McCain's Healthcare Plan: More Of The Same, Boring Stuff
by nycweboy1, Tue Apr 29, 2008 at 07:48:41 PM EDT
I had a chance this morning to catch part of John McCain's speech in Tampa, while getting the family car checked out, and posted this originally on my blog while watching. I've written a lot about health care since I began blogging, partly because I worked for a time in medical advertising, and partly because of the experience I had growing up with my Mom, a healthcare educator with considerable depth of knowledge in the field. I encourage anyone looking to find out more about the proposal to click on the various links, which provide a wealth of additional detail and data.
McCain has clearly learned something about the rhetoric of the healthcare debate; to his credit he did a compelling job laying out the problem - he was more frank than I've seen Republicans be about admitting that the uninsured are a real and significant problem (the right has wasted a lot of energy disputing the notions of 47 million uninsured, trying to blame the lion's share on illegal immigration and temporary unemployment, to no avail). He also emphasized - just as rightly - the challenges of rising costs and access to healthcare, and how insurance serves as the way into the system, which hurts people without coverage.
Which is what makes his proposed "solution" so ludicrous.
I was actually worried, as he laid out the problem, that McCain had actually had a "come to Jesus" moment during his time off and moderated his initial proposal, made months ago. I needn't have worried: McCain is still pushing the notion of some combination of increased health savings accounts and tax credits to individuals ($2,500 to individuals, $5,000 to families) as a means to reduce costs of insurance. This, he says, will stimulate such a level of increased competition for coverage, that insurance costs will drop, and everyone, like magic, will be insured.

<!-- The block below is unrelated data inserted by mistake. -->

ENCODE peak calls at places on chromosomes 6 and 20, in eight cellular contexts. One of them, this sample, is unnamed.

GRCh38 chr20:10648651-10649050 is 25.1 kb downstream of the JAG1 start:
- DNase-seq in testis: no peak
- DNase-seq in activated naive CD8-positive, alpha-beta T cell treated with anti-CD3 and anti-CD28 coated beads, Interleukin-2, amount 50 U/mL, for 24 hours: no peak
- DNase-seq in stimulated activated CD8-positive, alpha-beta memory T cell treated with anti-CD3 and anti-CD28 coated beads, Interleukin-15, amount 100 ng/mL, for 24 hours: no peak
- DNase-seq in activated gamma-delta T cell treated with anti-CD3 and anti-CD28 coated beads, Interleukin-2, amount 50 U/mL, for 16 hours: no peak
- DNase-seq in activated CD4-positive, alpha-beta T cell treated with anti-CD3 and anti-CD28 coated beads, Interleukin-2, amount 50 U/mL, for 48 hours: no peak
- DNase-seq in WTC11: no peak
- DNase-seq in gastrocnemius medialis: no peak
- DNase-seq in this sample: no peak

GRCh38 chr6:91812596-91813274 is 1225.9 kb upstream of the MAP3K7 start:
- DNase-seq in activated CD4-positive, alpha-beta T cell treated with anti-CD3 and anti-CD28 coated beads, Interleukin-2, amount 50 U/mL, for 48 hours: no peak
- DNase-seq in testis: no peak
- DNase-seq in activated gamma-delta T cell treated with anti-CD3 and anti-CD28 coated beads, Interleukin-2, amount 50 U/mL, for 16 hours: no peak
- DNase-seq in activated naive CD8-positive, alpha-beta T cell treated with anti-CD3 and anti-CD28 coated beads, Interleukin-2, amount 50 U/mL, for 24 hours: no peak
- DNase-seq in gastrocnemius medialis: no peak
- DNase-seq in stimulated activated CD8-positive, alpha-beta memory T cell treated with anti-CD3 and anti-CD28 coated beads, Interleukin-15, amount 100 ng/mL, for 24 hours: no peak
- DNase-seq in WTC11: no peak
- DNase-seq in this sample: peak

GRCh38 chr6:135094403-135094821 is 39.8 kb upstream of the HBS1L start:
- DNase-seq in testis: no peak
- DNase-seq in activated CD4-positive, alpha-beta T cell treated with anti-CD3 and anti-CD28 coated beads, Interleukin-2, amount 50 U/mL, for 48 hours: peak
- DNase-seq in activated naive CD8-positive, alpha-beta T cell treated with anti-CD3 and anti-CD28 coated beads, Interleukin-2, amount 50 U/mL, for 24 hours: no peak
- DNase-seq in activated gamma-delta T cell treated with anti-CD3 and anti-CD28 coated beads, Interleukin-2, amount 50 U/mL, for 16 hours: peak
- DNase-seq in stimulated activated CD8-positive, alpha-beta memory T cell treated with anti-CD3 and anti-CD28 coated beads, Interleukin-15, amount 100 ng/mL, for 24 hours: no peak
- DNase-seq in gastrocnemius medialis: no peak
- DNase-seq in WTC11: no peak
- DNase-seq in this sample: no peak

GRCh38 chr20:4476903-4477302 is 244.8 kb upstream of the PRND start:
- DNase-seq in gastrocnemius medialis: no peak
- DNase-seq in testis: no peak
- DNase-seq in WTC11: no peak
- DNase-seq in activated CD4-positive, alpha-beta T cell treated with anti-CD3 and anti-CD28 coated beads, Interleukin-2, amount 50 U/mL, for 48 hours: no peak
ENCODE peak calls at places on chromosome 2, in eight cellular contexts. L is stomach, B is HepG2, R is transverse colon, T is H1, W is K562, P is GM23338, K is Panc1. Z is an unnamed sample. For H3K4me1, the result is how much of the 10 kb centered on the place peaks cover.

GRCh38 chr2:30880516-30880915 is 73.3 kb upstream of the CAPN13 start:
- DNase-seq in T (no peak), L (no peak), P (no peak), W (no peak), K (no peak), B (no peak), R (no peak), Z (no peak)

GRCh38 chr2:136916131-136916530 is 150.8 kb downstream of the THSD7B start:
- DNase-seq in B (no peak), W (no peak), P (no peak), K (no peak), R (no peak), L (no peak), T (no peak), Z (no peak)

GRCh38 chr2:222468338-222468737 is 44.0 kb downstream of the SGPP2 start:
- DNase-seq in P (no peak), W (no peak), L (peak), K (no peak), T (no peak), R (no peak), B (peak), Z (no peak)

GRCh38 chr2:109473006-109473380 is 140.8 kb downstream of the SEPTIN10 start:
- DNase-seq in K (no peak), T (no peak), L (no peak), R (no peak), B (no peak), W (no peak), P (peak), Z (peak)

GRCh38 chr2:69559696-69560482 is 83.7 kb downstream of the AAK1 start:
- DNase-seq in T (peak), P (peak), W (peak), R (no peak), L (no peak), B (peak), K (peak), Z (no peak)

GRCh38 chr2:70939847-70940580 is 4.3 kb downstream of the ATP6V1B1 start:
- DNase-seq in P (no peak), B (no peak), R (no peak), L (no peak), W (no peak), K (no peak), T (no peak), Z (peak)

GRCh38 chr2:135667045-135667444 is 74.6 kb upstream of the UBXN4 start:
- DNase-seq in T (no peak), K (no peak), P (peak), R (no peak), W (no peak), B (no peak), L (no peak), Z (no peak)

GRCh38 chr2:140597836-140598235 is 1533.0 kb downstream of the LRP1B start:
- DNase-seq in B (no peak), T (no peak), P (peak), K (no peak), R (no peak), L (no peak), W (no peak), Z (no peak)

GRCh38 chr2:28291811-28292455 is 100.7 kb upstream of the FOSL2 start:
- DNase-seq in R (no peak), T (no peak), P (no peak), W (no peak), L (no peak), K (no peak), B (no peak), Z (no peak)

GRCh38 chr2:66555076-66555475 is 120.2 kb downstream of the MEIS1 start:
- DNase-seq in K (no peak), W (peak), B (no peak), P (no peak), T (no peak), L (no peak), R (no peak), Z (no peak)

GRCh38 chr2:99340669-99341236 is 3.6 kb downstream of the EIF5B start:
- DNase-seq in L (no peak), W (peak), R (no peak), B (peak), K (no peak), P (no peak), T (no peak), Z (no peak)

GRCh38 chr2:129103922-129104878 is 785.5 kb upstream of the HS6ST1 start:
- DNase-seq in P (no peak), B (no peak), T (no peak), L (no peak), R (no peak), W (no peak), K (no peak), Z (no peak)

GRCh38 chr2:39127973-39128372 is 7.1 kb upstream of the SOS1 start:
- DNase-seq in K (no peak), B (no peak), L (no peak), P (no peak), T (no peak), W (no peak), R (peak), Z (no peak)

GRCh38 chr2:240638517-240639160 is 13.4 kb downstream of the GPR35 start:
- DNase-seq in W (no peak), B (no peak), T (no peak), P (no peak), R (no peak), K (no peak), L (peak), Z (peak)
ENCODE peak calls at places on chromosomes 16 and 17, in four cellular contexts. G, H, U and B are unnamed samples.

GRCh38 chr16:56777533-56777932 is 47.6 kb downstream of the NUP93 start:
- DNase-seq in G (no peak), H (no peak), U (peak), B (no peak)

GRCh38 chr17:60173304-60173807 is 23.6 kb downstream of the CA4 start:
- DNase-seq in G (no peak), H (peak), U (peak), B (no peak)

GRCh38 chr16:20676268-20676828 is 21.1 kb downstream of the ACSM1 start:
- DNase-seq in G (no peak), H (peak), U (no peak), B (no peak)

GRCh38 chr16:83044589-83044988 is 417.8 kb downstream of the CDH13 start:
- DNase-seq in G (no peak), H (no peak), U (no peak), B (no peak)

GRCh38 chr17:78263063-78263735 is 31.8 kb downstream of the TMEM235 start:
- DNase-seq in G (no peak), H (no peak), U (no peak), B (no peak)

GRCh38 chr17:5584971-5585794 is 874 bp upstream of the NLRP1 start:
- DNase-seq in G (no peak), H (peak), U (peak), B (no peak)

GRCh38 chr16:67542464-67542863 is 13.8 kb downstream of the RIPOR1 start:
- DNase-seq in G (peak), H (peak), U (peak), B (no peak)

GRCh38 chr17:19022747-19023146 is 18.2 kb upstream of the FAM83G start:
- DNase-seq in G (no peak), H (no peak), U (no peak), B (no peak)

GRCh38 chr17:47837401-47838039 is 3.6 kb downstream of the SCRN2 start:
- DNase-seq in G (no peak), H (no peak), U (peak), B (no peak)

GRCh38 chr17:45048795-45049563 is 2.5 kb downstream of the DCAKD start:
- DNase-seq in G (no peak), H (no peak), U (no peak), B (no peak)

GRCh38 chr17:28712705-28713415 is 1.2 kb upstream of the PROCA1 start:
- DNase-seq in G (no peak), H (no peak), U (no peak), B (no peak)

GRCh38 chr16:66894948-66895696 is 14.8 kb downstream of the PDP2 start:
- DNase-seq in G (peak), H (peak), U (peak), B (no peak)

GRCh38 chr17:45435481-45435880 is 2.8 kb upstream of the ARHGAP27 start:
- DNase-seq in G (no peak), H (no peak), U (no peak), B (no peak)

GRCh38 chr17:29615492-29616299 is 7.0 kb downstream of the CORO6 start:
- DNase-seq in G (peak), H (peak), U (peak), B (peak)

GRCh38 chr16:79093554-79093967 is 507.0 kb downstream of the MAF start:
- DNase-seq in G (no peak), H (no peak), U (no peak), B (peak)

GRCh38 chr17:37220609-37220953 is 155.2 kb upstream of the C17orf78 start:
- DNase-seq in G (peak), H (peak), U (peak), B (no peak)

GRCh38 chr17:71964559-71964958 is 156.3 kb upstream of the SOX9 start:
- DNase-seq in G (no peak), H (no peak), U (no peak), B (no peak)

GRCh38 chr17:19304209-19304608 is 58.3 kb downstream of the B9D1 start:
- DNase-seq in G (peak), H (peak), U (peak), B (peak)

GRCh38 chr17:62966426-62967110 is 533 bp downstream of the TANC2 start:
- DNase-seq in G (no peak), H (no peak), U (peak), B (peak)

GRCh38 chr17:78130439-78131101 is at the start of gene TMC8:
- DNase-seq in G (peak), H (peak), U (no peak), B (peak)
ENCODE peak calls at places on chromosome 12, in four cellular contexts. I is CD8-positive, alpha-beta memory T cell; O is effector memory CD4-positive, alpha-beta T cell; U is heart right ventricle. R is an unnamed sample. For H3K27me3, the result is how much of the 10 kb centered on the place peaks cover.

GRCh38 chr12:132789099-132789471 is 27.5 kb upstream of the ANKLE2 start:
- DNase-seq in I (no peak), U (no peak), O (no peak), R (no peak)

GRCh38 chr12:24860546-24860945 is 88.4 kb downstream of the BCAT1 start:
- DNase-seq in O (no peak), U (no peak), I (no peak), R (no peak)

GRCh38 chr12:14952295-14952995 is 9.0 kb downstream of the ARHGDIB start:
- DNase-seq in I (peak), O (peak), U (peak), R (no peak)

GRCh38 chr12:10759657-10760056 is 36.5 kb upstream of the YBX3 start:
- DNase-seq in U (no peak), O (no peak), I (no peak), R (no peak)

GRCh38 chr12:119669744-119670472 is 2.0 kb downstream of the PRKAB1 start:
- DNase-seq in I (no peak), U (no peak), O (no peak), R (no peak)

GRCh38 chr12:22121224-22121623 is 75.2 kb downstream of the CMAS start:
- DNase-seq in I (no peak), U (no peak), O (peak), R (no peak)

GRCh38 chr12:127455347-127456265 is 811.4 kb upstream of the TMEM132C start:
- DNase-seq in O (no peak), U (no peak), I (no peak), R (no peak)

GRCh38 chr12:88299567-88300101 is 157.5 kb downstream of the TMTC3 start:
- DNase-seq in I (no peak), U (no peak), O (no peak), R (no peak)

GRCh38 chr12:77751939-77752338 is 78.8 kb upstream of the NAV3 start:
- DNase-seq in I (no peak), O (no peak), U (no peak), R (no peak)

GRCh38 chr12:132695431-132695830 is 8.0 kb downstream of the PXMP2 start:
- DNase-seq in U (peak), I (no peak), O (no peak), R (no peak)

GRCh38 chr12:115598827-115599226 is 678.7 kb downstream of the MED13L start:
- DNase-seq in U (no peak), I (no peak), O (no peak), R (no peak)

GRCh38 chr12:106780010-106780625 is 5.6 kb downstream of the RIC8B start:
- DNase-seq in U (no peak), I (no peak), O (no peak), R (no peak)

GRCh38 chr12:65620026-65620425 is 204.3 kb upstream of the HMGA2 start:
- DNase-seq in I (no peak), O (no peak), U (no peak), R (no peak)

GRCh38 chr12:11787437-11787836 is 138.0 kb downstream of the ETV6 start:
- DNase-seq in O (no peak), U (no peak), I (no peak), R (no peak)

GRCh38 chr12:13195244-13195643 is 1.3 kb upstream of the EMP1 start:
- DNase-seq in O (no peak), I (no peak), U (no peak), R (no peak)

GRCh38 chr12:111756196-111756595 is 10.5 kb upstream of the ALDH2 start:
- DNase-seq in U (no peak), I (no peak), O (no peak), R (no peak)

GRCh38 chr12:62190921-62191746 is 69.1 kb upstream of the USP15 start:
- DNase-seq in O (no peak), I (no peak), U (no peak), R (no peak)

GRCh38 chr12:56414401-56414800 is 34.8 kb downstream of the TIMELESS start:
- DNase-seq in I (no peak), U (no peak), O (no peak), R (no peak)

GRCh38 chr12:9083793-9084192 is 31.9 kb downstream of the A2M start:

Let's just steamroll through this, shall we? Here's what's wrong with the proposal:
- It's not true. Pretty much every analysis of tax relief plans says that few people will really buy insurance because of it.
- It's not true. There's nothing to suggest that $2,500 or $5,000 for families would remotely cover the actual cost of insurance.
- It's not true. The plan does nothing to control actual health care costs, which McCain himself now says is the biggest problem our system faces. It's also not true that insurance will guarantee access, as high deductible, low cost plans with catastrophic coverage caps will probably leave people as bad or worse off than they'd be without.
- It's not true. Health Savings Accounts do not, as McCain claims, increase customer awareness, understanding, or choice. Armed with a portion of their income (hint: that's reducing take home pay) to spend only on healthcare, people mostly try to get by on as little as possible, and still lack the information needed to really make informed choices.
- It's not true. None of this, ultimately, solves a problem that McCain himself touched on only briefly: the notion that these limited insurance products bought in the individual market could remotely cover the "incredible, innovative technology" that McCain says is the hallmark of our system. It's the very existence of these high end, super expensive, often experimental technologies that we have a system where costs are so out of line. And until we can manage expectations better, Americans remain convinced that somehow any procedure, no matter how expensive, should be available to them.
- It's not true. Perhaps the biggest lie, though, is McCain's claim that employer based plans would "largely" be unaffected by his tax proposal; in fact, the plan significantly reduces tax coverage for so-called "gold plated" plans for executives, and that, combined with rising insurance costs for most employers, would drive employers out of insurance at a faster rate than they have been in the past few years.
The point, though, is that this is the real definition of boring: McCain's plan was pretty much DOA when he proposed it, and it's just deader when he repeats it: if McCain plans to lay out the problem as well as he did today, then more than a few people will notice... his plan doesn't actually address the problems he brings up. Moreover, talking about this really only helps Democrats, who've made healthcare a far more central component of the election debate, and have more credibility on the topic. McCain is bucking almost all of the right to pull this issue to the fore, when many conservatives would say there's not a problem... or at least not one that government can solve.